Tip Roll. The skier traversed the slope, and with both poles held close together he suddenly jabbed them into the snow on the uphill side of the ski tips. Skier then vaulted with stiff arms, pivoting on the ski tips, and swung the skis in a 180-degree arc so they landed pointing in a direction opposite to the original direction of travel. In a 360-degree Tip Roll, the skis were whirled around in the air so as to land in the original direction of travel.
Top-entry boot. See overlap boot.
Torsion. The resistance of a ski to being twisted along its length. Skis with high torsional resistance (or torsional stiffness) set an edge into the snow more quickly, especially at the tip and tail. Skis with softer torsion set an edge into the snow less emphatically, and can feel more forgiving.
Track! A verbal shout or warning by a descending skier to a person below. “Track left” indicates that the overcoming skier intends to pass the person on his or her left; “Track Right,” on the right. The skier above is responsible for avoiding the skier below.
Tracking. Ability of a ski to hold a line in straight running.
Transition. A change in ski terrain, as in going from a flat area to a steep pitch, or going from steep to flat.
Turntable. A binding heelpiece which holds down the heel while allowing the boot to swivel when the toepiece rotates.
Twin tip. Skis turned up at both ends. A snowboard’s nose and tail are shaped identically, so the board rides equally well in both directions.
Unweighting. Taking varying amounts of weight off of the skis to manipulate and control pressure. There are four types of ‘unweighting’: (1) Up-unweighting, produced at the end of the turn with a rapid upward extension of the body. (2) Down-unweighting, produced by a rapid downward flexion of the body. (3) Terrain-unweighting, produced by using the terrain to help unweight the skis. (4) Rebound-unweighting, produced by the energetic force of the skis ‘decambering’ at the end of a turn. Up-unweighting was the classic technique employed for years to get weight off the skis so that they could be twisted or pivoted in the direction of the turn. It allows a flattened ski to be steered more readily.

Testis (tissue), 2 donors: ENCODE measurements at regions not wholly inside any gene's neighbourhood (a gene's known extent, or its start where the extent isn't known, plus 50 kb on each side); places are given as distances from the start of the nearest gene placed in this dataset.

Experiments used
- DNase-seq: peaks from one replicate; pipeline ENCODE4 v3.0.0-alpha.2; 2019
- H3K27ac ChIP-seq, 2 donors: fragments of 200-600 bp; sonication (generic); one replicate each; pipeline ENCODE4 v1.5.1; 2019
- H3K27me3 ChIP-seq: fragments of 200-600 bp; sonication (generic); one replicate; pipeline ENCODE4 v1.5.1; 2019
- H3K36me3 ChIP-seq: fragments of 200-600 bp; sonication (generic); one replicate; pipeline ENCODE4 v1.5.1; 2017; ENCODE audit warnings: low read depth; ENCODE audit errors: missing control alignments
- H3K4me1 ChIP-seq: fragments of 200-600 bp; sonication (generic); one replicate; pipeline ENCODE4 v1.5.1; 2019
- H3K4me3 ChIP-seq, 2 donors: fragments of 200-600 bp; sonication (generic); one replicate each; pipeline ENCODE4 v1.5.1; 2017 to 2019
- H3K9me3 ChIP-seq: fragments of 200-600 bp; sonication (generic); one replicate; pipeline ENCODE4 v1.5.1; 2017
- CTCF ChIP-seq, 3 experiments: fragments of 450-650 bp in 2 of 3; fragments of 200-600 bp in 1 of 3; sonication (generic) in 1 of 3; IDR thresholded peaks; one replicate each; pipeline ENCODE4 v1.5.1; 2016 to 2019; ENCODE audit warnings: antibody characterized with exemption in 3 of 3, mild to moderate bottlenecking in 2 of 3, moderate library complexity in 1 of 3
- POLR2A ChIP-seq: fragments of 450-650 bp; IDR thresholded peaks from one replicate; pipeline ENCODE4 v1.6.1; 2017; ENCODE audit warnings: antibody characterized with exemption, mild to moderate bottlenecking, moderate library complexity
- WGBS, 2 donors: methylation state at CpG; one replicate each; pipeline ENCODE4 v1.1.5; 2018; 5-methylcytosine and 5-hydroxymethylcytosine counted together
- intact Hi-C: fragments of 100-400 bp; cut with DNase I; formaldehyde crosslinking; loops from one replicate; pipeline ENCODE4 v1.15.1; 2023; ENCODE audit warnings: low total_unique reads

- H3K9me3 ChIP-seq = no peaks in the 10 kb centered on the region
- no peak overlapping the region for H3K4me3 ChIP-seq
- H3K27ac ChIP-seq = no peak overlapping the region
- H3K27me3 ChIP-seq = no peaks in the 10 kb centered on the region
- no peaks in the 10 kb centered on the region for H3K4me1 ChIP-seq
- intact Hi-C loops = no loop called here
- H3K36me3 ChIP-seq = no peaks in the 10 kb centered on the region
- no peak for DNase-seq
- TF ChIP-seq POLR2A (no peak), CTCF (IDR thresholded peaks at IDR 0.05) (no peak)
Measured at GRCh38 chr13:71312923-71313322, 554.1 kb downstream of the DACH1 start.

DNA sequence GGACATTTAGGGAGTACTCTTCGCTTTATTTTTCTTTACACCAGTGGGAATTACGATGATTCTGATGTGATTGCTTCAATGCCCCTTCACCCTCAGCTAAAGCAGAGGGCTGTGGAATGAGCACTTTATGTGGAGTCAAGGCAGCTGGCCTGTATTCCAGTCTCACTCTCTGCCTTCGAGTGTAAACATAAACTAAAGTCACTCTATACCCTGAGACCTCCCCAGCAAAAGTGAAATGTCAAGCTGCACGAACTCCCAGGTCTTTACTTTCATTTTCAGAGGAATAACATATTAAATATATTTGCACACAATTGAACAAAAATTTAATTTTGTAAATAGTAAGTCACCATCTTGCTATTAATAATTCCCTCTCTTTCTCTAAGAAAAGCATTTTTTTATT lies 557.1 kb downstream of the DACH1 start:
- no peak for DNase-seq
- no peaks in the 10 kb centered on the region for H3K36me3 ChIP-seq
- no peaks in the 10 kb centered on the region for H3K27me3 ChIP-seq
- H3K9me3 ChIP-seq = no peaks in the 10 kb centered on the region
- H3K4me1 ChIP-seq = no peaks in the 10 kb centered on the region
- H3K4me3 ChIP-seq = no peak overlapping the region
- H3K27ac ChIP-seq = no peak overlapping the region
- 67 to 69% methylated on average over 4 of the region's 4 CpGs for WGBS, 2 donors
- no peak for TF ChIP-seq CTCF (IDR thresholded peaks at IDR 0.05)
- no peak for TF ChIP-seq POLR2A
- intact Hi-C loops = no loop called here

Uphill ski. (See inside ski.)
Vertical drop. The difference in elevation between the top of ski run and the bottom; the difference in elevation between the summit of a ski resort and its base; or between the top of a specific lift and its base. A resort typically advertises its vertical as the elevation change from the top of its highest lift to the base of its lowest.
Wedge turn. (See Snowplow, Christie).
Windmilling. Flailing-about of a ski after the binding releases. At one time, skiers wore “safety straps” so that when a ski released it wouldn’t take off downhill at high speed and become a potential source of injury to other skiers. The trouble was that the windmilling ski attached by the safety strap could seriously injure and cut the falling skier. With the invention of the safety brake -- a double prong that snaps downward and prevents the released ski from sliding – the safety strap was no longer needed and the danger of windmilling was eliminated.
Worm Turn. At a slow moderate speed, skier headed straight down the fall line, lay back on the skis, rolled over like a log, then stood up to continue downhill.
(c)2006 John Fry, all rights reserved, not for reproducti